Glynn Moore

News editor and local columnist for The Augusta Chronicle.

Listening to old songs gives new meanings

What did they say?

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We were returning from a trip a couple of weeks ago. The radio was tuned to a classic country station. (“Classic country” means the songs have been around so long that even I have heard them before.)

Out of the blue, my wife said: “Just so you know, if you go to New England, you can count on staying there.”

I studied the road while I tried to figure out what she was talking about.

“Was I going to New England?” I asked. “Because I’m pretty sure I’m on the road headed home. I’ve been to our house before, so I’m fairly certain this is the route.”

“The song,” she said, pointing toward the radio.

I retuned my ears and realized that Reba McEntire was singing an old song about a woman who knows that when her husband goes to Boston on business, he’s actually going on monkey business.

Reba was singing: “You know it’s not too late, ’cause you’ll always have a place to come back to, when whoever’s in New England’s through with you.”

I opened my defense.

“First of all,” I said, “I’ve never even been to New England. And I don’t really have a hankering to go. From what I’ve seen on television, all the women up there have Kennedy hair and talk funny. Anyway, I bet they don’t even wear bikinis on the beaches because it’s too cold.”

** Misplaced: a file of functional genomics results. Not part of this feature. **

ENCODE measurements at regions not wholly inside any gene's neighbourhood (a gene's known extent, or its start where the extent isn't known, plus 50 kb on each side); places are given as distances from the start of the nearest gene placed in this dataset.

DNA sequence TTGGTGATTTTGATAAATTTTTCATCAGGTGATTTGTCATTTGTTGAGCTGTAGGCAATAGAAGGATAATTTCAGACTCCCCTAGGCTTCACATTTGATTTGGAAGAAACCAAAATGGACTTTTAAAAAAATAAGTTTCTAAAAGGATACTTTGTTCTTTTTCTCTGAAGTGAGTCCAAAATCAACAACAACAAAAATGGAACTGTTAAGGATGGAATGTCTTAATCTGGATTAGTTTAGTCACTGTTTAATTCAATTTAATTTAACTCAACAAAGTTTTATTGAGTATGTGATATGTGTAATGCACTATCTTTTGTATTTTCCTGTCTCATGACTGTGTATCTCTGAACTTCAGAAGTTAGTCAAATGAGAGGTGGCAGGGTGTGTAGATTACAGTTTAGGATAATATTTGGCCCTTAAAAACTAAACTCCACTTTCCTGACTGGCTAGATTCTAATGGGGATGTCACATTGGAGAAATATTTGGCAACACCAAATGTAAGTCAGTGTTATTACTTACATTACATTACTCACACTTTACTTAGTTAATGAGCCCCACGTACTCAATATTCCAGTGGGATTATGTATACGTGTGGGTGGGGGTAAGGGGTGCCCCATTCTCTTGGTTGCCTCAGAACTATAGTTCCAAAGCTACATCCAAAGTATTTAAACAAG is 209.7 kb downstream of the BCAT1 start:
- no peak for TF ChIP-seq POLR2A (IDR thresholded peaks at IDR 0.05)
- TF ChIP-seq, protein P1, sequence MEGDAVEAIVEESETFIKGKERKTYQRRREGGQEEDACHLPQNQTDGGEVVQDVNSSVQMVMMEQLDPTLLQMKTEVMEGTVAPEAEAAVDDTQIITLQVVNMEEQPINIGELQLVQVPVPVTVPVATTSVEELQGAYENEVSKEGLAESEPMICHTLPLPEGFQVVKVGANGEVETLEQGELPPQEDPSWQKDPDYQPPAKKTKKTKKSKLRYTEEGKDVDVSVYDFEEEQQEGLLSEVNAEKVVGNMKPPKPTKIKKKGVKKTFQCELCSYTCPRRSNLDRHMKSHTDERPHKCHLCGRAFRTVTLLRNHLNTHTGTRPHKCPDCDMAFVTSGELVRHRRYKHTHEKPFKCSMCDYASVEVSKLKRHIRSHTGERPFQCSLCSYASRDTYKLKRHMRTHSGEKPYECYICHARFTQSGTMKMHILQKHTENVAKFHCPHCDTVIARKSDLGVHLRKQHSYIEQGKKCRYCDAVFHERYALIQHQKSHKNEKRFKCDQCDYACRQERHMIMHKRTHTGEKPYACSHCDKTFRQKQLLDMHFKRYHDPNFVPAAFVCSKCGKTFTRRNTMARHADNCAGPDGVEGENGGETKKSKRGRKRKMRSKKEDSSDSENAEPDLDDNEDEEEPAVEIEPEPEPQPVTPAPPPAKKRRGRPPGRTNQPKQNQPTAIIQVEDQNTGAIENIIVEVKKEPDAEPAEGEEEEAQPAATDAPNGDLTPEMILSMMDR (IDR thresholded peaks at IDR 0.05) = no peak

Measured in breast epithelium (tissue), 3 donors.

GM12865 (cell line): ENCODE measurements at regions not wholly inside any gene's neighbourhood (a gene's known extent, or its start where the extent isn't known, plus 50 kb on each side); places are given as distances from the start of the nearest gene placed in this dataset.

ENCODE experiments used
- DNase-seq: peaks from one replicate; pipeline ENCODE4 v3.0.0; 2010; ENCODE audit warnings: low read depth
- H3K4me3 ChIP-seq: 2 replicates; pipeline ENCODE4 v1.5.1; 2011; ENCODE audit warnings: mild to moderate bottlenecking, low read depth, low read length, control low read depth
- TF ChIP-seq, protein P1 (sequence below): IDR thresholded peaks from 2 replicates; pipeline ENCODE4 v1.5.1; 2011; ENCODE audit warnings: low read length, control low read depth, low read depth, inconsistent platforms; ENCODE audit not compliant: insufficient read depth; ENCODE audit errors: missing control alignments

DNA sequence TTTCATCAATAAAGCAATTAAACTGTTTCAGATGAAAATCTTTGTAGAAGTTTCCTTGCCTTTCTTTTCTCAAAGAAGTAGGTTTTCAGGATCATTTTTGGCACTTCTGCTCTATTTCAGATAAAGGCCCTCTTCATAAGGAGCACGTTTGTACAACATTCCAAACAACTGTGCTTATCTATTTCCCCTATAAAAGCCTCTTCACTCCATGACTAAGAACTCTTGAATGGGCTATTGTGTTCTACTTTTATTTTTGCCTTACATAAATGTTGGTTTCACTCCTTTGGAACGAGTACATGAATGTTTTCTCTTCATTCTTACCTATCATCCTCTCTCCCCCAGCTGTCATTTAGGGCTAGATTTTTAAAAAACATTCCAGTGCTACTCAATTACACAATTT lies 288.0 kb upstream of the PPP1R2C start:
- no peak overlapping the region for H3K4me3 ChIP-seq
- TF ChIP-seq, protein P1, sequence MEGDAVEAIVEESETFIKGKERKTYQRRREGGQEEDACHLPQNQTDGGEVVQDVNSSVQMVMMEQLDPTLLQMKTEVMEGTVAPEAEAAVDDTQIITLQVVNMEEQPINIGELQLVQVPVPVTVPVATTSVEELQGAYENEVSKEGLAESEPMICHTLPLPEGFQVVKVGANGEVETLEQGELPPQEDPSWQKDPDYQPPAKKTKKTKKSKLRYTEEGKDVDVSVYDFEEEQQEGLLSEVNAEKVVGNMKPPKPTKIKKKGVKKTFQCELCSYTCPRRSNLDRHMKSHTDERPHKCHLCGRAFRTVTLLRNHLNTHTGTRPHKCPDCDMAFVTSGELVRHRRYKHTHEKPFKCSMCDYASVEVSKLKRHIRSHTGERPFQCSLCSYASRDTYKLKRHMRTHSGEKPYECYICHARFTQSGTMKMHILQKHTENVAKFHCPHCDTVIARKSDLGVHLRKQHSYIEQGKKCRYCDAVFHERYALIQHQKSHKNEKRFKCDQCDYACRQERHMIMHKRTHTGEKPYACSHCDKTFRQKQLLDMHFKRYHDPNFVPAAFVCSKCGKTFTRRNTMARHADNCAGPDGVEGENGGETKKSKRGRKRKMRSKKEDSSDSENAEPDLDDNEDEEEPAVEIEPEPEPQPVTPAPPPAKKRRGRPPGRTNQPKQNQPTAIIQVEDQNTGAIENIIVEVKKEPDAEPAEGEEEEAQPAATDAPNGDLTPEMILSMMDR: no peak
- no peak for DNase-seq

“I’m just saying,” my wife said, “you go there, you’re not coming back to me.”

I had to admit that those were odd lyrics for a female singer, kind of a Stand By Your Man, Part 2. If it was the Dixie Chicks singing that instead of Reba, they’d probably already have that guy in the car trunk by now.

Reba must have taken some heat for saying, in effect, “I’ll be here when you get home, honey.”

Honey? That reminds me of another song whose lyrics were equally pretty but stupid. In 1968, Bobby Goldsboro had a hit with Honey, about a man whose wife or girlfriend had died. He sounds heartbroken, but his choice of words makes me wonder whether he might have pushed her over the ledge, either literally or figuratively. Some excerpts:

“I laughed at her and she got mad …”

“(She) came runnin’ in all excited, slipped and almost hurt herself, and I laughed till I cried …”

“Kinda dumb and kinda smart …”

“One day while I was not at home, while she was there and all alone, the angels came.”

I always wondered whether maybe the angel did poor Honey a favor and took her away from a cruel jerk. Maybe they should reopen that cold case and bring in the CSI. It’s funny how songs seem different if you actually listen to them.

My wife and I got to our house and are still married. If I wrote a song about her, it would be so full of praise that no self-respecting, achy-breaky country radio station would play it.

I still don’t want to fly up to New England, but that’s fine with me. I like it just where we both are.

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Little Lamb
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Little Lamb 08/06/12 - 08:35 am
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Good Column

I got a few chuckles out of it.

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